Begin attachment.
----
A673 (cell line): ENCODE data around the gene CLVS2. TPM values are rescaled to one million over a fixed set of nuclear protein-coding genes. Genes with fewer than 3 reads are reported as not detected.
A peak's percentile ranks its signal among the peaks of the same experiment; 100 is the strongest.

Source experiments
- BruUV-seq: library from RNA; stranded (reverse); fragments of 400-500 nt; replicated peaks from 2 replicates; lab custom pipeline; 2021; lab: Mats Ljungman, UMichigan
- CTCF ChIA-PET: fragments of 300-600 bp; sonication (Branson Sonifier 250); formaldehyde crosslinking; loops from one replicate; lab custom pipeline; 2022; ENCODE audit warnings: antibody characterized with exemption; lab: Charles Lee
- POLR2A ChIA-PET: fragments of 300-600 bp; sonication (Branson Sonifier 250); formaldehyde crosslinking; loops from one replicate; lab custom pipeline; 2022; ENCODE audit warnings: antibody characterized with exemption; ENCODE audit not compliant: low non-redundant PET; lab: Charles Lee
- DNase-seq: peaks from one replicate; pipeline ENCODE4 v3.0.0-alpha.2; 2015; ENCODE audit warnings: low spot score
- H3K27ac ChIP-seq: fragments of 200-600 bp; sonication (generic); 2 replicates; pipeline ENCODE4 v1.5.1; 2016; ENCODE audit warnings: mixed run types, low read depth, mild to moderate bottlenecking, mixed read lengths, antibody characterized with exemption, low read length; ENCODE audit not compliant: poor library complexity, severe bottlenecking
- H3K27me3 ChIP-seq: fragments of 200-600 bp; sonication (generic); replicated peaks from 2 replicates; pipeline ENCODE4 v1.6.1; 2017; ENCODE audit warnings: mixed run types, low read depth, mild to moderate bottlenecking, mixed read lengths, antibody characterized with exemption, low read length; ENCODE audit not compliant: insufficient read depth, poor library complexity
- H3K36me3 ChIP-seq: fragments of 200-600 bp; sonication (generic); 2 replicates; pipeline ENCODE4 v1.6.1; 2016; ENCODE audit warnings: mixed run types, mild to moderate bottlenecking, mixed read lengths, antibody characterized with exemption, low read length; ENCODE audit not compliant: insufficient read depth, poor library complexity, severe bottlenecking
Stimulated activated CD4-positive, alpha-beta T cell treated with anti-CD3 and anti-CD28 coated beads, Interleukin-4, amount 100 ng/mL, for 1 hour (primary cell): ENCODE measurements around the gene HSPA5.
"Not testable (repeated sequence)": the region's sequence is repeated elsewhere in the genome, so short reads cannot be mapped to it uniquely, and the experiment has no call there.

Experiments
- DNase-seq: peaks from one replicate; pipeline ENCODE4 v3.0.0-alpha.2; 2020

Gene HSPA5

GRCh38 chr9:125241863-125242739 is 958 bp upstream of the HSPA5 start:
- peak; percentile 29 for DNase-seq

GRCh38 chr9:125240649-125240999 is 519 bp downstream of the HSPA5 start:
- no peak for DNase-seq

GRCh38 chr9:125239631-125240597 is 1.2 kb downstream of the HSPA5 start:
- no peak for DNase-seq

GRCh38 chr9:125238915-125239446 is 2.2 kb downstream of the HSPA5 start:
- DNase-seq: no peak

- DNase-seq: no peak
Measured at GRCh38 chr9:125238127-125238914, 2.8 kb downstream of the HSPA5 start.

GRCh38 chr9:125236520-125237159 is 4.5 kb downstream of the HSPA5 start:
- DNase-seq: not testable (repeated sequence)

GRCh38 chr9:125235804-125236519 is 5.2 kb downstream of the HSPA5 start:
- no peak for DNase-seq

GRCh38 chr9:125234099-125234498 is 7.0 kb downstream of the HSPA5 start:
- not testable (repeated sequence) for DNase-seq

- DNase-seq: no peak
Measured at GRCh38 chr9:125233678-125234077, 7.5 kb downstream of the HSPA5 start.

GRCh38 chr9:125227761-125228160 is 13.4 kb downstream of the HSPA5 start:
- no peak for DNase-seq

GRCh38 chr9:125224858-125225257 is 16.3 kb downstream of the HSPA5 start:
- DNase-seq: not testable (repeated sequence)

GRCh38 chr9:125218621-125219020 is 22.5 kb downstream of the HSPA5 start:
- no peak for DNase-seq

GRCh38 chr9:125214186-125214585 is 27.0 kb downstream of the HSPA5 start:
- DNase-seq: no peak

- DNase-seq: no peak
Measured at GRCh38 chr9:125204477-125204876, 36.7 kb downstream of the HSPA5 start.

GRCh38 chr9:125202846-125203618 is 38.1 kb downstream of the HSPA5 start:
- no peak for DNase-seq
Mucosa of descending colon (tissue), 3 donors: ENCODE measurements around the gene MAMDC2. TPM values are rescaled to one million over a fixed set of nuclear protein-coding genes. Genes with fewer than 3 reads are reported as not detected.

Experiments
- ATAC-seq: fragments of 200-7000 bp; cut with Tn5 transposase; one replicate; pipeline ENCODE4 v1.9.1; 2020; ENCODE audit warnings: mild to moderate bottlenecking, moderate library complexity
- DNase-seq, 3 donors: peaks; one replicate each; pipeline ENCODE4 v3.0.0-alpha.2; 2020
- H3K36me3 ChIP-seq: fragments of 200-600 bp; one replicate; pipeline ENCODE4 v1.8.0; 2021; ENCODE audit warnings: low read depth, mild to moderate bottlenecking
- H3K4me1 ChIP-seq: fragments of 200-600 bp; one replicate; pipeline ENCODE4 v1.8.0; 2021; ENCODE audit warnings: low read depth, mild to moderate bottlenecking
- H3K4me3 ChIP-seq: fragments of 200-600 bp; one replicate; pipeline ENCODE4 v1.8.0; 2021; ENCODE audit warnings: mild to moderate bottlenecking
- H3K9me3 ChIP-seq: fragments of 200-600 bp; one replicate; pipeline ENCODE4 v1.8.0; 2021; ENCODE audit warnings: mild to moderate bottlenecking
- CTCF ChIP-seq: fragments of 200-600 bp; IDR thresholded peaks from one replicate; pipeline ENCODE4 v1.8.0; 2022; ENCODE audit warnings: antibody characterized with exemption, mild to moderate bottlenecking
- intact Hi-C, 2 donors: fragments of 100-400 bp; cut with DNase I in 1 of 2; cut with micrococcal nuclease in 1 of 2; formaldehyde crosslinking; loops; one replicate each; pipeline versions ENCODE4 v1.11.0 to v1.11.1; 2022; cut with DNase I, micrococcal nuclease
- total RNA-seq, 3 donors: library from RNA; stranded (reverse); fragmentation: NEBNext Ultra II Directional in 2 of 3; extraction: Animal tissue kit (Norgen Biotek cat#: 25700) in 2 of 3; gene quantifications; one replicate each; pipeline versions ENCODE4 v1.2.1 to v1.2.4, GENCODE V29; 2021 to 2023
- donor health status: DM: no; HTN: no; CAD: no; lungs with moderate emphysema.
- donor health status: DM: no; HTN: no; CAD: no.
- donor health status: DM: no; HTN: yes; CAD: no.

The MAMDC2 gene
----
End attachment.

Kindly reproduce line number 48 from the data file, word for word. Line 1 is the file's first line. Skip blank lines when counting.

- ATAC-seq: fragments of 200-7000 bp; cut with Tn5 transposase; one replicate; pipeline ENCODE4 v1.9.1; 2020; ENCODE audit warnings: mild to moderate bottlenecking, moderate library complexity